By Mitchell Keith Eaton
17 April 2012 – 6 May 2012
Outside the entrance to the gallery the first work displayed is on a stand, with a placard carrying words in graphics that we are accustomed to, but with an ironic change: ‘sorry, we’re open’. This simple sign is a foretaste of what is inside and an indication of Richard Tipping’s playful mind, with words and visual imagery fabricated from conventional street signage products.
The exhibition contains many kinds of artworks, from photographs to big steel signs, to street barricades, to the clever Bi-cycle (a bicycle with two handle bars; one at the front and one facing the back with no seat) the sculpture FLOOD and giclée printed works on paper.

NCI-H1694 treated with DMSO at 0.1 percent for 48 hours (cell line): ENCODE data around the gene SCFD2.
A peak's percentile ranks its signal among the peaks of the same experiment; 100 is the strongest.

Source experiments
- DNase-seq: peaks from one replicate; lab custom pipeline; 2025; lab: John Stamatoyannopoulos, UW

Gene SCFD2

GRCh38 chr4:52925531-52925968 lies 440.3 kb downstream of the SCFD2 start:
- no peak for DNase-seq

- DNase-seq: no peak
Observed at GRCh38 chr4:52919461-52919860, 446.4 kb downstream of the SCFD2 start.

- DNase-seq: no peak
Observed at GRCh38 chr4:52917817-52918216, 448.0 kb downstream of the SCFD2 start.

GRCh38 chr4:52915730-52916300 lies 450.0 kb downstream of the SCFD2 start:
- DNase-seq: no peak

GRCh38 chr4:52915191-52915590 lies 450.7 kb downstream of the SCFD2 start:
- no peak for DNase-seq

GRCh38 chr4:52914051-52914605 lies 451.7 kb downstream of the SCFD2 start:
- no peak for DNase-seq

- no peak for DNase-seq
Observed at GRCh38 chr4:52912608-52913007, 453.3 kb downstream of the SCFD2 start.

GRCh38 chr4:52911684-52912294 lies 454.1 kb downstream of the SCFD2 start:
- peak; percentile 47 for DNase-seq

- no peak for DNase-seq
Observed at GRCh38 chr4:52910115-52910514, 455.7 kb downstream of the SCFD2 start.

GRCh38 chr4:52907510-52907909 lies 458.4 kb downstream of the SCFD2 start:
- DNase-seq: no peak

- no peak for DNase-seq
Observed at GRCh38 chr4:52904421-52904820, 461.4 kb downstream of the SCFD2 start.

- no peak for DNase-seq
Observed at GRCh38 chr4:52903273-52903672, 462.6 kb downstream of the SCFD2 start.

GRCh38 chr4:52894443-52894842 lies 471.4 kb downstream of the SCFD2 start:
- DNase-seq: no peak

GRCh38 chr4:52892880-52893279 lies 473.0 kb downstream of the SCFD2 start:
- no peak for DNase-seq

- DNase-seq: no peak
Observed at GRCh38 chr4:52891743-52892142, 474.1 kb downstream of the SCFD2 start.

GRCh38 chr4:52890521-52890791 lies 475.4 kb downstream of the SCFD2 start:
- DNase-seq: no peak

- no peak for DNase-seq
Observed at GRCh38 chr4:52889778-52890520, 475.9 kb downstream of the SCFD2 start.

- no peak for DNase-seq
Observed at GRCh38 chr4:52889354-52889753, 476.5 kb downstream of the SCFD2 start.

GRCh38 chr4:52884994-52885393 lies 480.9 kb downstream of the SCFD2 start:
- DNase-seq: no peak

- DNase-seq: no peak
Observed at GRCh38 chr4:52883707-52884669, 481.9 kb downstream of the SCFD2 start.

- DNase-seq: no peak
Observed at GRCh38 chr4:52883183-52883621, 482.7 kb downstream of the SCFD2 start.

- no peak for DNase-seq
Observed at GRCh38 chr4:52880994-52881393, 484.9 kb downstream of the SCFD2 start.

Richard Tipping’s social sculpture works started with a poem in 1979 in Adelaide, in a suburb called Mile End, near a main road that led to the Airport. One night Tipping climbed up on the hood of his car and placed an ‘E’ that he had made over the ‘R’ on the ‘AIRPORT’ sign, so that it read ‘AIRPOET’; it is this catalyst that began his play of visual acuity and of the poetry that was his first love. The sign belonged to the people as an idea. It is in the belonging to the people, as an idea, that Tipping’s signs are utilitarian. The doctrine that the greatest happiness of the greatest number should be the sole end of public action is both implicit and explicit in Tipping’s work. The irony is to be awakened by the visual cues that the work takes on from the public space and then converting them to public and private knowledge or joke. In Tipping’s work there is humour and a certain pathos that requires the viewer to look beyond; as the artist proposes in one work, to ‘QUESTION AUTHORITY’. It is a questioning of his very own medium, in questioning the instantly recognizable signs and symbols of the 20th and 21st century, that these public authority symbols and signs are questioned irreverently. Tipping’s wordplay questions this authority with the bright primary colours of reflective tape on aluminium and paper with his own poesy and iconic visual branding. This is ideally executed in the work GFC 2010/12 with the image of the iconic founder of the Kentucky Fried Chicken corporation: the Colonel and the graphics of the brand of KFC, with the letters altered to ‘GFC’. The impact is subtle, and yet it questions the whole realm of western standards of consumption and exploitation, and incorporates the doubt that one will ever see the fast food corporation KFC in the same light again. In this era of the Global Financial Crisis, addressing corporate greed and the entire culture of immediate consumption, this work is time specific.